On June 5, 2017, the Center on the Legal Profession hosted its third annual awards dinner. Previous awards dinners centered on topics within the legal profession, including “Women as Lawyers” and “Leaders and the Changing Role of the Global General Counsel.” This year, held at the Smithsonian National Museum of African American History and Culture (NMAAHC), the awards dinner had a rich theme that provided for yet another special night: “A Celebration of the History of Black Lawyers.”
The evening opened with remarks from NMAAHC’s founding director, Lonnie Bunch III, about both the history contained within the walls of the museum as well as the sustained effort required to make the museum a reality. The Center’s Award for Professional Excellence was presented to three distinguished individuals in the legal profession: Kenneth Chenault, CEO of American Express; Sherrilyn Ifill, president and director-counsel of the NAACP Legal Defense and Educational Fund; and Judge Robert Wilkins, U.S. Court of Appeals for the D.C. Circuit. After a powerful saxophone rendition of “Lift Every Voice and Sing,” by Branford Marsalis, the night turned to its most prestigious honor, the Center’s Award for Global Leadership. In accepting the award, Vernon E. Jordan Jr., renowned civil rights figure and senior counsel at Akin Gump, gave a stirring speech on the day’s political climate and the role of lawyers in the never-ending struggle for justice (for the text of this speech, see “We Have Been Here Before”).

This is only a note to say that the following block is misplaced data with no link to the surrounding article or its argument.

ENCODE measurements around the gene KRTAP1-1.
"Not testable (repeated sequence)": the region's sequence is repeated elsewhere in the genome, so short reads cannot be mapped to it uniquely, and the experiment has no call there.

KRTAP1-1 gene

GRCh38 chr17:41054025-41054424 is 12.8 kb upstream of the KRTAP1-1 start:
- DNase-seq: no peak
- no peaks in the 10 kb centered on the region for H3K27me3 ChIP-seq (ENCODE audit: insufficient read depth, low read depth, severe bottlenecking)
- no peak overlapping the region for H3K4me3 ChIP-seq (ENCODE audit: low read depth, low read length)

The night capped off a full day that demonstrated the Center’s three-pronged mission of researching, teaching, and bridging. Earlier that afternoon, at the Center’s fourth annual colloquium, A History of Black Lawyers: Research Across the Decades, the Center unveiled its most recent study, Report on the State of Black Alumni II. After presenting this latest study, David B. Wilkins moderated a panel to discuss its findings that included Danielle Holley-Walker, dean of the Howard University School of Law; John W. Daniels Jr., chair emeritus at Quarles & Brady; and Kieth Cockrell, financial center client management and life services executive at Bank of America. With academic, private practice, and corporate perspectives represented, the event was a thorough, dynamic rollout of this well-researched study.
Altogether it made for both an afternoon and evening to remember. It was fitting that the dinner was held in the beautiful NMAAHC—representing the long struggles of the past, the promise of the future, and the intervening space that remains—with some of the profession’s top minds coming together to exchange ideas and share experiences in celebration of the history of black lawyers.